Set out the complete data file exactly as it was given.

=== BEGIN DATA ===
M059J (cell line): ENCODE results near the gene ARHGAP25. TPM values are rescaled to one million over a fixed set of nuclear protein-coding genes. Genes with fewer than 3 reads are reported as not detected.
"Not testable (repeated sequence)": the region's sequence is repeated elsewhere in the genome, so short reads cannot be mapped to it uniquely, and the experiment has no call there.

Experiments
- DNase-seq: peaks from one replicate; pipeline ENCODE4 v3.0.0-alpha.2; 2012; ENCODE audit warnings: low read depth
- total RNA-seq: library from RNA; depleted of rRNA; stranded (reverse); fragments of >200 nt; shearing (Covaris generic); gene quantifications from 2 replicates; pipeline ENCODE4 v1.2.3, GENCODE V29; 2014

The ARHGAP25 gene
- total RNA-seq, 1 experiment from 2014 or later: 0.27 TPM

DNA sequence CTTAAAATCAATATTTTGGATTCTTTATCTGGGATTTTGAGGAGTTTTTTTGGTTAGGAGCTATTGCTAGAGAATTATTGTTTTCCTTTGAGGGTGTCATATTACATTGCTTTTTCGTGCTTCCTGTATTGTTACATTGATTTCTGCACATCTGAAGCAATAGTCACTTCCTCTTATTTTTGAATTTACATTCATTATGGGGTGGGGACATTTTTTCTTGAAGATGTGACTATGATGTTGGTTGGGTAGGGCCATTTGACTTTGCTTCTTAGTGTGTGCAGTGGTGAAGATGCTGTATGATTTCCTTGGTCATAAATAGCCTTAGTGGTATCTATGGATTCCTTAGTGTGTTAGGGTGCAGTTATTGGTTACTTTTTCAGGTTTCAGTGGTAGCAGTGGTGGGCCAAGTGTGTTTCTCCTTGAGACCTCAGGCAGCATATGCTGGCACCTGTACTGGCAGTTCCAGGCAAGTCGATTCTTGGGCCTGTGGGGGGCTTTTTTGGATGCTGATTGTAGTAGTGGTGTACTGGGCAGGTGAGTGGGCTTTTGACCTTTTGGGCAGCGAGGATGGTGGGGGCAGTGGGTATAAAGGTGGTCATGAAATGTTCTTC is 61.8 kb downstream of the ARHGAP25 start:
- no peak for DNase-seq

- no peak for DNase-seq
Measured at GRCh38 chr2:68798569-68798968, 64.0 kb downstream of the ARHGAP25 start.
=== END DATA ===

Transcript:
M059J (cell line): ENCODE results near the gene ARHGAP25. TPM values are rescaled to one million over a fixed set of nuclear protein-coding genes. Genes with fewer than 3 reads are reported as not detected.
"Not testable (repeated sequence)": the region's sequence is repeated elsewhere in the genome, so short reads cannot be mapped to it uniquely, and the experiment has no call there.

Experiments
- DNase-seq: peaks from one replicate; pipeline ENCODE4 v3.0.0-alpha.2; 2012; ENCODE audit warnings: low read depth
- total RNA-seq: library from RNA; depleted of rRNA; stranded (reverse); fragments of >200 nt; shearing (Covaris generic); gene quantifications from 2 replicates; pipeline ENCODE4 v1.2.3, GENCODE V29; 2014

The ARHGAP25 gene
- total RNA-seq, 1 experiment from 2014 or later: 0.27 TPM

DNA sequence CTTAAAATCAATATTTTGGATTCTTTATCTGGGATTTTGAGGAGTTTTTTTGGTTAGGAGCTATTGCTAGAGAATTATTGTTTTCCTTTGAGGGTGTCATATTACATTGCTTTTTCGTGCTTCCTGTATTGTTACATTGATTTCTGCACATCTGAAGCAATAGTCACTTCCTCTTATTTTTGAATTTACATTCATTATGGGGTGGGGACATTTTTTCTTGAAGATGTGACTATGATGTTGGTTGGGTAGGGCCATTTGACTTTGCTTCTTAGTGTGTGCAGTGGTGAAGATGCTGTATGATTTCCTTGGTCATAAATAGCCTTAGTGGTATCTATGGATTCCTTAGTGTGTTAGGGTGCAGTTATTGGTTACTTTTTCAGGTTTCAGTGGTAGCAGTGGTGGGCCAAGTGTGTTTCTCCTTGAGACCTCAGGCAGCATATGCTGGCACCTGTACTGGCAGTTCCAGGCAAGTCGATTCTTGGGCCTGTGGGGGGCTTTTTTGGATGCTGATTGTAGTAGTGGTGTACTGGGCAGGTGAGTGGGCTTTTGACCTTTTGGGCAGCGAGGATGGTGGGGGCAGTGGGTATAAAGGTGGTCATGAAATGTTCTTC is 61.8 kb downstream of the ARHGAP25 start:
- no peak for DNase-seq

- no peak for DNase-seq
Measured at GRCh38 chr2:68798569-68798968, 64.0 kb downstream of the ARHGAP25 start.